A Well of Life in the DesertThe Northern Bible Training Centre equips pastors and leaders to bring the gospel to Northern Kenya
Story and Photos by Sean W.
The desert stretches on for miles. The landscape is enormous. Villages and shepherds dot the hills. Heat, water shortages, and camel herds are daily life. The world of the Bible comes alive here. In Genesis 24, Rebekah draws water for Abraham’s servant’s camels. The people here in northern Kenya know that this was no small task, it requires lots of hard work and dedication. Camels can drink as much as 30 gallons of water at a time!
Northern Kenya has seen missionaries and church leaders working to bring living water to the unreached peoples for over 100 years, and now this work is entering a new season. In the middle of this vast expanse sits the Northern Bible Training Centre (NBTC). This school, started in January 2019, is designed to equip pastors and evangelists in Northern Kenya to bring the gospel to their unreached neighbors.
Life out here requires intense devotion, and the students and staff of the NBTC are willing to toil diligently in order to provide living water for the unreached peoples of this region.
There is nothing like the passion of the students who attend the NBTC. Coming from remote, often nomadic, communities, they know how much their people need the gospel. There are good theological schools in Kenya, but they can be hard to access for people in the northern parts of the country. Many do not have the financial resources to travel the long journey to Nairobi and pay tuition for a seminary.
Serving as the school’s principal are John and his wife Hey Ran, who serves as Finance Manager. This couple has served many roles in AIM. For years, they trained pastors in Namibia and Uganda. Then they returned to their home country of South Korea, where John served as the AIM Korea Director. But while in Korea, they longed to return to Africa and continue training pastors.
“When you visit the remote churches, you can often see only women and children, because most of the men are away from the home, especially when there is a drought. With trained pastors [who go out to the herdsmen], we believe the men will have a chance to hear the Gospel.”
John says, “We understood that training pastors is our key ministry. From that time on, we really devoted ourselves to training pastors. Pastors that can plant churches in their home cultures.”
With the dream of equipping local pastors to reach their unreached neighbors, the Kangs finally came to Northern Kenya. They arrived in May 2018 to help start NBTC, fulfilling the prayer of many other missionaries. “Many people responded to the news of starting the Bible school, ‘This is what we have been praying for years, a Bible school in the North,’” Hey Ran says. To support the work of the NBTC, Alan and Pauline arrived in Kenya in December 2018. Alan serves as a teacher at the school, using his theological degree and background in education to train the aspiring pastors.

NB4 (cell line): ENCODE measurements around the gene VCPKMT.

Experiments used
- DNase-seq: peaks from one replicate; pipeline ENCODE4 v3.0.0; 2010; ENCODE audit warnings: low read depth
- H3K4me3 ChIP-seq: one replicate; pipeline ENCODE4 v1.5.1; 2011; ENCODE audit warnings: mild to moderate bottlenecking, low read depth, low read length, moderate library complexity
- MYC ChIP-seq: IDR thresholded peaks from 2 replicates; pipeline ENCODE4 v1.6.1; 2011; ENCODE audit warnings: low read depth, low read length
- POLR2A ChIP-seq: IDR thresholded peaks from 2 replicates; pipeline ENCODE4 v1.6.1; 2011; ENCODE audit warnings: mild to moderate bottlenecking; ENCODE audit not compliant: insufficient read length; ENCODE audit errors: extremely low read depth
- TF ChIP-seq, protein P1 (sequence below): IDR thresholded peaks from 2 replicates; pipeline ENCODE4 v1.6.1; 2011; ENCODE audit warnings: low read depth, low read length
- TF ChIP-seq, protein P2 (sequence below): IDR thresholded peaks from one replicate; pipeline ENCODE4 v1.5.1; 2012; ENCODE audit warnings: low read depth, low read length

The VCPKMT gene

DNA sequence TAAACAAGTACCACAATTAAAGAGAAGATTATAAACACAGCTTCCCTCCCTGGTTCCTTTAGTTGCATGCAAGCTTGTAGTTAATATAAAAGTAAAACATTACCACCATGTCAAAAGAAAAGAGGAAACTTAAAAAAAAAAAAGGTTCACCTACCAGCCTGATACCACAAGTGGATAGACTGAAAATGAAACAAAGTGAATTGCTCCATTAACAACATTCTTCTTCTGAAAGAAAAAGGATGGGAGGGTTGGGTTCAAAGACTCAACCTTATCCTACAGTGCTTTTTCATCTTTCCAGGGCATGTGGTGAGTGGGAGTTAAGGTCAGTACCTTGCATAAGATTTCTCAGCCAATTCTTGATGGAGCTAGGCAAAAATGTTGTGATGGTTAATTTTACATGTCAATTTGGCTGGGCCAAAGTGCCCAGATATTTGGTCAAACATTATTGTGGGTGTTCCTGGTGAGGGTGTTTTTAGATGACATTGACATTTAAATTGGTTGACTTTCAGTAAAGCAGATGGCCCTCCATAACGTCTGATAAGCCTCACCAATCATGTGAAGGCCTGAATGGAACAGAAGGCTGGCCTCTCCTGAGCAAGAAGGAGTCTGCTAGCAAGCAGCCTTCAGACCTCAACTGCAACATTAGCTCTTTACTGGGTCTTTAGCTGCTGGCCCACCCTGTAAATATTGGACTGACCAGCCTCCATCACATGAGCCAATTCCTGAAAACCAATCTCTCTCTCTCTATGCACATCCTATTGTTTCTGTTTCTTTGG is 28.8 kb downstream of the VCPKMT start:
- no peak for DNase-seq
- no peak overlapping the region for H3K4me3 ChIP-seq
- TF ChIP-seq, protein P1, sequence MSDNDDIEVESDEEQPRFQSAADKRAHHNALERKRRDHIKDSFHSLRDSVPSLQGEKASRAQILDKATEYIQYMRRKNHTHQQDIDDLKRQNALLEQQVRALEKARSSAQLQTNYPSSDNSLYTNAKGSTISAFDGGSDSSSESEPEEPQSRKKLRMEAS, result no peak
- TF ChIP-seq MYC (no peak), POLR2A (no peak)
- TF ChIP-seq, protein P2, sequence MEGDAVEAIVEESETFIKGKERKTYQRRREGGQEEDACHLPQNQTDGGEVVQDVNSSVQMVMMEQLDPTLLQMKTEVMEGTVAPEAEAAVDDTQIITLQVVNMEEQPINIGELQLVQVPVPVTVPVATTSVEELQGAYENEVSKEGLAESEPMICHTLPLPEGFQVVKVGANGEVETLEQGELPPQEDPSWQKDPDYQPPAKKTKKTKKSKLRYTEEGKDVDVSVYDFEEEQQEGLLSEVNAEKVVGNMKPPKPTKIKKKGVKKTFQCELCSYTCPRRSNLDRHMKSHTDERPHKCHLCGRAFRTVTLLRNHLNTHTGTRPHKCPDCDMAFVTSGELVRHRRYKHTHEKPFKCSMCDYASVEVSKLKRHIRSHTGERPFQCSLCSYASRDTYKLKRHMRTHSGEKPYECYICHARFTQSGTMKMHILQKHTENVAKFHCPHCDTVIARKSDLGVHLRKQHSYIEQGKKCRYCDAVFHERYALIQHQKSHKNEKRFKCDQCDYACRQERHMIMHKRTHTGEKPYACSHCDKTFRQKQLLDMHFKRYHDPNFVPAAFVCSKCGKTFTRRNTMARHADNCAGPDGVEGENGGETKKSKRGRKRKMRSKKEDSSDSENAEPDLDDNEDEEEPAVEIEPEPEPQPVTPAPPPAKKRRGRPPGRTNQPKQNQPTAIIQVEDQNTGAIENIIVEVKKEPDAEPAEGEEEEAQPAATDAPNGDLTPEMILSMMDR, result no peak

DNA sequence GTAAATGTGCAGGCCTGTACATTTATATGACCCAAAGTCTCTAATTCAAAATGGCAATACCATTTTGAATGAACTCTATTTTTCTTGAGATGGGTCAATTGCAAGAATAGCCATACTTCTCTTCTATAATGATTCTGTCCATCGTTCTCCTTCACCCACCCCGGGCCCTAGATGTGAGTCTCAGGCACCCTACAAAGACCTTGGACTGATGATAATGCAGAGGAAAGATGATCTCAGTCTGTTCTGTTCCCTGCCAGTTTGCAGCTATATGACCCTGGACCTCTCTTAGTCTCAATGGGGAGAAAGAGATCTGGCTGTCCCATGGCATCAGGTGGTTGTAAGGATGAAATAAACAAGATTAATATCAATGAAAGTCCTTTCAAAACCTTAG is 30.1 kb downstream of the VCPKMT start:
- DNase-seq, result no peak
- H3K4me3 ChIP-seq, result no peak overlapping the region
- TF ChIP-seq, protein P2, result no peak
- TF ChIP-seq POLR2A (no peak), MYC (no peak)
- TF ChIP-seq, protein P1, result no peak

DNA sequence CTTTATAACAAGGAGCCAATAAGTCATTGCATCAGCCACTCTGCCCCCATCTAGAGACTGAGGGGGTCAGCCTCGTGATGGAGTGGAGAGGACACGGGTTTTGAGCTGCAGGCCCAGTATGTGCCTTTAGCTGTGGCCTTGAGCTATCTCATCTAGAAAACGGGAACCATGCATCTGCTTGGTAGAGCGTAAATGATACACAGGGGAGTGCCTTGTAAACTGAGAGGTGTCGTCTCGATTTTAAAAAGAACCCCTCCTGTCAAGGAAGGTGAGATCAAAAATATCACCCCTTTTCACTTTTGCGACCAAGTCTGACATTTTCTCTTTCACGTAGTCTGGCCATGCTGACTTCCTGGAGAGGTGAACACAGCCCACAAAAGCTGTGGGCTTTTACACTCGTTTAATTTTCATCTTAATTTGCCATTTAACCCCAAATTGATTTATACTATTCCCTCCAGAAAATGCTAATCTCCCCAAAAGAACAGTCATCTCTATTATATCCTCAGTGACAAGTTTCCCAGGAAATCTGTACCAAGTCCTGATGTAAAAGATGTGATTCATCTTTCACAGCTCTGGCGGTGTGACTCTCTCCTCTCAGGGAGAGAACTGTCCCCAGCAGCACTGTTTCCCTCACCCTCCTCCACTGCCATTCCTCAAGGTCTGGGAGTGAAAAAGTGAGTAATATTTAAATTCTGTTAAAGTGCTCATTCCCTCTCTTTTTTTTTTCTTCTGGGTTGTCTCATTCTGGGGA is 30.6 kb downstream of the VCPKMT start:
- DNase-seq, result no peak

A City on a Hill
Northern Kenya is a vast expanse of desert and hills, with only a few patches of green landscape. The area is remote, with few roads or towns. Shepherds dotting the hills are often the only sign of life in this expanse of arid land. The town of Marsabit is the last major stop before the border of Ethiopia, about 150 miles away. The city sits at the top of a hill, one of the only green areas for miles around. The area is home to six different unreached people groups, including the Rendille, Borana, Gabra, and Samburu. The eleven students at the NBTC represent these groups.
In these nomadic or semi-nomadic tribes, the men are often out with the herds while their wives and children stay home. “When you visit the remote churches, you can often see only women and children, because most of the men are away from the home, especially when there is a drought,” John says. “With trained pastors [who go out to the herdsmen], we believe the men will have a chance to hear the Gospel.”
The Northern Bible Training Centre is designed to be low cost and to require minimal travel for students, which is why it’s based in the central town of Marsabit. Students attend classes for one month, then return home for a month of practical application and self-study. The whole curriculum is completed in one year. Students come from many different backgrounds and ages. Some have families with older children, others have young children at home. They come from a number of different church backgrounds too, including Africa Inland Church, Anglican Church of Kenya, and the Pentecostal church. Some students even come from rival tribes. But here they all learn, work, and live together in harmony.